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Bradley Manning: Aiding the Enemy Charge Sticks
Bradley Manning: Aiding the Enemy Charge Sticks
by Stephen Lendman
Manning's an American hero. He's no criminal. He's being hung out to dry wrongfully. It's for doing the right thing. He's a 2013 Nobel Peace Prize Nominee.
He exposed US lawlessness. He spoke truth to power. He did so courageously. He challenged American imperial rampaging. Everyone has a right to know.
He's been secretly tried. Kangaroo court military injustice awaits him. It's baked in the cake. Doing so sends a message. It threatens other potential whistleblowers. Stay quiet or be treated like Manning.
He said America's "obsessed with capturing and killing people. Collateral murder" is policy. Human life has no value. Advancing America's imperium is prioritized.
Mass killing and destruction are small prices to pay. America's on a roll. It's heading the wrong way. It's on a fast track toward tyranny. It's virtually full-blown.
It honors its worst. It persecutes its best. Manning's heroic. He faces potential life in prison. It's for doing the right thing. Charges wrongfully include aiding and abetting America's enemies.
Pogo was right saying: "We have met the enemy and he is us." America belongs in the dock, not Manning.
On July 4, defense counsel moved to dismiss seven charges. In early July, military prosecutors rested their case. On July 11, defense lawyers concluded theirs. On July 16, Judge Col. Denise Lind agreed to consider Manning's defense move to dismiss.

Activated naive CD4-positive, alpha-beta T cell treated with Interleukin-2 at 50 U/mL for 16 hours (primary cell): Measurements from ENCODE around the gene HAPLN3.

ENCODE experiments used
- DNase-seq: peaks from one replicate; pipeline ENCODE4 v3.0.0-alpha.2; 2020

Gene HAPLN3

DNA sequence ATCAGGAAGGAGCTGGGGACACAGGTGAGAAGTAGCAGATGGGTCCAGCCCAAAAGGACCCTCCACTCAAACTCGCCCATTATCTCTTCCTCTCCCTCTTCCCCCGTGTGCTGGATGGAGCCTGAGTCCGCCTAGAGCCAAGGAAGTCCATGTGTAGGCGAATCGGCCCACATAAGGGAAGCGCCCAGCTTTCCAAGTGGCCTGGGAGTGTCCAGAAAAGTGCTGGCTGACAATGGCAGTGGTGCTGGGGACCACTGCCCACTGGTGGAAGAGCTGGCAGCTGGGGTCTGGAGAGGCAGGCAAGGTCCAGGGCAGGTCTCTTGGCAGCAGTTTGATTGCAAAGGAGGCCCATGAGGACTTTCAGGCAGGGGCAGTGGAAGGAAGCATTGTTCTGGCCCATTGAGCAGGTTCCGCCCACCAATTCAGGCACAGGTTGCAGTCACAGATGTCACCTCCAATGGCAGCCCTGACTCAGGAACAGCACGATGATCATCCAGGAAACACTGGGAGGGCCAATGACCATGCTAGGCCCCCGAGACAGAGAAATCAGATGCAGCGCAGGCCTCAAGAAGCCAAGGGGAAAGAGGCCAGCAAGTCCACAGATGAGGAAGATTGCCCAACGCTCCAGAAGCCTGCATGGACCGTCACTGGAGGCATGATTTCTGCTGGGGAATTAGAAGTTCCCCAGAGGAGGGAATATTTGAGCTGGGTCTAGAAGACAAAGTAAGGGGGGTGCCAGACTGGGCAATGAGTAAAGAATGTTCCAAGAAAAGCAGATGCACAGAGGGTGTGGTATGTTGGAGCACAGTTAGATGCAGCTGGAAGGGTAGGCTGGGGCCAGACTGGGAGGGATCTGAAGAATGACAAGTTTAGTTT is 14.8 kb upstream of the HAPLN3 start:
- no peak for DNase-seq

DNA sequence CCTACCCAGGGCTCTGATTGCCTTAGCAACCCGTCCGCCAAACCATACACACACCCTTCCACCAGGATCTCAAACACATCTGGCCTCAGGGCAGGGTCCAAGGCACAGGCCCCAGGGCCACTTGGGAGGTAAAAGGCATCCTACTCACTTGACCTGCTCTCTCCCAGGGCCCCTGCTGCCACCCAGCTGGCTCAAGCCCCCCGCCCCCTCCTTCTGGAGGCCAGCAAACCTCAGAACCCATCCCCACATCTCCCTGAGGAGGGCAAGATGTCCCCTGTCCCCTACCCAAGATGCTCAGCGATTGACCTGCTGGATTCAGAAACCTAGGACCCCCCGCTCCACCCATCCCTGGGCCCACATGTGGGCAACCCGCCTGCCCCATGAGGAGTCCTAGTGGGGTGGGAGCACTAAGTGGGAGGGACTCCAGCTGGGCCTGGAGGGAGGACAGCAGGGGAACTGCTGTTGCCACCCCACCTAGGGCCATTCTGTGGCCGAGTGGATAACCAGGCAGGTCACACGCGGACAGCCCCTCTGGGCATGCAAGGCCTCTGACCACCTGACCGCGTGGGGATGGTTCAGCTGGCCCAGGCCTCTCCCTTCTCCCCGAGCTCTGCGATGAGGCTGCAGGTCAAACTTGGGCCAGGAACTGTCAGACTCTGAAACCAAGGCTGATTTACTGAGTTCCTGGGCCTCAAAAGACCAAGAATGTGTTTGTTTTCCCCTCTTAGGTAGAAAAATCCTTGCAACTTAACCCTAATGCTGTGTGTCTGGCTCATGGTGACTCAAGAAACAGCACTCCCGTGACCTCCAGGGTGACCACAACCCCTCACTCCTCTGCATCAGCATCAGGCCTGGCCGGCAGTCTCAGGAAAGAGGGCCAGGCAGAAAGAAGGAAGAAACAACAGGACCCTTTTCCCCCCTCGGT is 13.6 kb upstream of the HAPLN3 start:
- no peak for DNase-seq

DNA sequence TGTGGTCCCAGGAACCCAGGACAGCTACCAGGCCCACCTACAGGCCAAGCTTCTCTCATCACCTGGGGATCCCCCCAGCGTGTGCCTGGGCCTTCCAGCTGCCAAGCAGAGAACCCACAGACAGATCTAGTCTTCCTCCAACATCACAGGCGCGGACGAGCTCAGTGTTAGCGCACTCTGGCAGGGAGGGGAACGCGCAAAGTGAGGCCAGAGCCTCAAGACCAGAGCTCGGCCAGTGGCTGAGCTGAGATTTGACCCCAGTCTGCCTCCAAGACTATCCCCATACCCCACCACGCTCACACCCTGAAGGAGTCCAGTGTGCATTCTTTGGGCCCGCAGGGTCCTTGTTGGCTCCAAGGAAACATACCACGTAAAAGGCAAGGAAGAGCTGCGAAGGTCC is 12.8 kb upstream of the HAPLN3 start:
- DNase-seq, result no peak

They include falsely claiming he committed computer fraud. They said it was by downloading diplomatic cables from the Net-Centric Diplomacy (NCD) database.
Military prosecutors say he violated US statute 18 USC 1030 by "exceeding" his "authorized access" with Wget. It's a program used to automatically download files.
Defense counsel David Coombs said prosecutors want to turn restricted use into an access restriction. It constitutes computer fraud. Manning's absolutely innocent. Claiming otherwise is false.
According to forensic expert David Shaver, Wget doesn't give users more access than otherwise available. It merely changes how downloads obtain information.
Prosecutors conceded that Manning didn't use Wget for firewall circumvention. They said because NCD has no process to export cables in bulk, restrictions are implied.
They claim using Wget constitutes unauthorized access. It's because Manning was able to retrieve cables faster than without it.
Speed and efficiency don't constitute fraud. Legitimately claiming it doesn't wash. More on that below.
Coombs also moved to dismiss aiding the enemy charges. It's because prosecutors presented no credible evidence.
They failed to show Manning had "actual knowledge" that giving WikiLeaks information constituted indirectly aiding the enemy.
At best, said Coombs, prosecutors might have shown Manning had been "negligent" or "should have known" that Al Qaeda or other enemy groups could access WikiLeaks information.
Doing so doesn't aid and/or abet America's enemies. Whether Manning "should have known" something is a slippery slope judgment. It's a dangerously low burden of proof. It's especially so in Manning's case.
It involves potential capital punishment for alleged judgmental errors. No legitimate court would concur. Hanging ones convict by accusation. That alone suffices. Innocence is no defense. Police states operate that way.